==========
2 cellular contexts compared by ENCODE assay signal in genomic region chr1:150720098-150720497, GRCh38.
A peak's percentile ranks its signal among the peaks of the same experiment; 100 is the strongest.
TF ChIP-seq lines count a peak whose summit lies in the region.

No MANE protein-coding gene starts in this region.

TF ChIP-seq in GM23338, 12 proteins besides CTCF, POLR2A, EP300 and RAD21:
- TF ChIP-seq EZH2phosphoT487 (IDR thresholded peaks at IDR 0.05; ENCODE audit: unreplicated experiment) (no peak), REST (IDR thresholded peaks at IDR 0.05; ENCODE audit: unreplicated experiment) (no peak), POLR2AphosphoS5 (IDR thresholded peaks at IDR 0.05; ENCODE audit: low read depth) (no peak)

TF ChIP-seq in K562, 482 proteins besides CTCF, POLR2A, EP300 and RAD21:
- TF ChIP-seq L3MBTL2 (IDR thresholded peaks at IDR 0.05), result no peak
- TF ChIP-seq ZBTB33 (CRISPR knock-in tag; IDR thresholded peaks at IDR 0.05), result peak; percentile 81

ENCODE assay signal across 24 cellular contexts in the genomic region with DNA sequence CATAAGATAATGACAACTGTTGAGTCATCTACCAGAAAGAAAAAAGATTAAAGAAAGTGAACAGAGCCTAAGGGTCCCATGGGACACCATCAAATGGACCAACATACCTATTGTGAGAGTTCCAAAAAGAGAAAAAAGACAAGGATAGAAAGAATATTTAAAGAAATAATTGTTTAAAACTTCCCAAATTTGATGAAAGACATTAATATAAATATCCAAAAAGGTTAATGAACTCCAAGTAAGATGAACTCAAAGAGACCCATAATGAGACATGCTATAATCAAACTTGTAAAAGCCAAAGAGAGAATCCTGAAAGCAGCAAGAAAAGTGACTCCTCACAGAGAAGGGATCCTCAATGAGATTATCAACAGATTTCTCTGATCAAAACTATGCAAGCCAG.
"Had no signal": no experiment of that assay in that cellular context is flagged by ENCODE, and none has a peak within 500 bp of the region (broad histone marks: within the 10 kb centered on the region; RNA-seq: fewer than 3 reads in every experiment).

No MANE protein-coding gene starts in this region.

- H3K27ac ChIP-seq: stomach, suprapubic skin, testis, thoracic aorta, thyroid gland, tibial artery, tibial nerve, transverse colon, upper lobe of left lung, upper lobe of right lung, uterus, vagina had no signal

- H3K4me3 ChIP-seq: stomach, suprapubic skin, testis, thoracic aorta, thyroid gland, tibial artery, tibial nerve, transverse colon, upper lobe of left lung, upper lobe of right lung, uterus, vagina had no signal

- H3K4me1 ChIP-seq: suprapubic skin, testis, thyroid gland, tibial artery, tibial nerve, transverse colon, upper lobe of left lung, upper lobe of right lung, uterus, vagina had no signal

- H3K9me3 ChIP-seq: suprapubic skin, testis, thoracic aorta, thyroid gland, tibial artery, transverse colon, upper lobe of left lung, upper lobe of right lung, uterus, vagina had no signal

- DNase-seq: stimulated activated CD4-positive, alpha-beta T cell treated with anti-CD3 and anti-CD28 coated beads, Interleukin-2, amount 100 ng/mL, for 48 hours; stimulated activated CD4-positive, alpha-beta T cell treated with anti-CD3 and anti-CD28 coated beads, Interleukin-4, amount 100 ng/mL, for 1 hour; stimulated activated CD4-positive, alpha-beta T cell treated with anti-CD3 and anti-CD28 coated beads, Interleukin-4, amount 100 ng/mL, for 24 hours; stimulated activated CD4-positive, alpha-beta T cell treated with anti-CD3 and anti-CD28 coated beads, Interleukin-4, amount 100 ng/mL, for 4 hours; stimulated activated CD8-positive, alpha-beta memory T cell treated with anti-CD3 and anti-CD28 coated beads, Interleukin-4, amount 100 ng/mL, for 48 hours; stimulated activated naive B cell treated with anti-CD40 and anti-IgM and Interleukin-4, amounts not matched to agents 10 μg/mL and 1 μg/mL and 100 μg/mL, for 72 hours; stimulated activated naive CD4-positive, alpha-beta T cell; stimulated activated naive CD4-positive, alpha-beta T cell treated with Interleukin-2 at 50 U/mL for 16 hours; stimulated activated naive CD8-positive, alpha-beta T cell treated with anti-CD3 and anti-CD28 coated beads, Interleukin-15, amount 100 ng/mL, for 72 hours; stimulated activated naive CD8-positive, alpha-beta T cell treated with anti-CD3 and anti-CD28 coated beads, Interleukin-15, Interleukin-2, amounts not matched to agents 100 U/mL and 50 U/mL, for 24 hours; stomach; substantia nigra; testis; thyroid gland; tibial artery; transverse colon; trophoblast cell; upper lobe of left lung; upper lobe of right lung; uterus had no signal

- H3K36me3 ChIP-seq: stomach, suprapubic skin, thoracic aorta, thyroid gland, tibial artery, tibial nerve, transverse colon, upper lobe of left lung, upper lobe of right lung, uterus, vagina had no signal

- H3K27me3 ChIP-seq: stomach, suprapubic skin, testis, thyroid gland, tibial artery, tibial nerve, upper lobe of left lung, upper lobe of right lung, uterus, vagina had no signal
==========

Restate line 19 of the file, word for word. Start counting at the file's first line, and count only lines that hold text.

- H3K27me3 ChIP-seq: stomach, suprapubic skin, testis, thyroid gland, tibial artery, tibial nerve, upper lobe of left lung, upper lobe of right lung, uterus, vagina had no signal